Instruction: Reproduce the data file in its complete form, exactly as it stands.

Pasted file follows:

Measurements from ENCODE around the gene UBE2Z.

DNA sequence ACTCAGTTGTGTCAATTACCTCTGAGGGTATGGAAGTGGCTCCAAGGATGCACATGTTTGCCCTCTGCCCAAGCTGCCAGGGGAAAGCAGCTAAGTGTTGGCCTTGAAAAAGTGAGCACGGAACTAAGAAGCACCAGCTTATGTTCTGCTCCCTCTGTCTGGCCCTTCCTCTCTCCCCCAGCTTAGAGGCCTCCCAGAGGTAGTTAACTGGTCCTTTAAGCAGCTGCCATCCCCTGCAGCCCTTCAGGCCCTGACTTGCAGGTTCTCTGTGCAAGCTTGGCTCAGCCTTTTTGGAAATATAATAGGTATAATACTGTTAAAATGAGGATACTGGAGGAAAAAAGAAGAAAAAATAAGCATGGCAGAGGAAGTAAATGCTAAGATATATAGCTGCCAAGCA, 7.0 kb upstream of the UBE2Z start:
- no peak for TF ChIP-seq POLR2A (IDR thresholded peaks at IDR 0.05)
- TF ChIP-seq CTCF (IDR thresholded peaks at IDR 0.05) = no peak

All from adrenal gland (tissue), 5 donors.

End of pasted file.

Measurements from ENCODE around the gene UBE2Z.

DNA sequence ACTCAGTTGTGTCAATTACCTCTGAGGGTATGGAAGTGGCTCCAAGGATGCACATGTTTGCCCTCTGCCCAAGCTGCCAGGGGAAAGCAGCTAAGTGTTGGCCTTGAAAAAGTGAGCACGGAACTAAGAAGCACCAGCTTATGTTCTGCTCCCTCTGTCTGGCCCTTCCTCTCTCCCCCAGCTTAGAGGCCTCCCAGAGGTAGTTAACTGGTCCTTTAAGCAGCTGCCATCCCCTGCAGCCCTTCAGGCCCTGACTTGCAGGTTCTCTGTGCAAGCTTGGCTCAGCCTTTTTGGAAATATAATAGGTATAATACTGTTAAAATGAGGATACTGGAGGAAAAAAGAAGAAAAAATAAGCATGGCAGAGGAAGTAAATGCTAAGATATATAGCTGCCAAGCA, 7.0 kb upstream of the UBE2Z start:
- no peak for TF ChIP-seq POLR2A (IDR thresholded peaks at IDR 0.05)
- TF ChIP-seq CTCF (IDR thresholded peaks at IDR 0.05) = no peak

All from adrenal gland (tissue), 5 donors.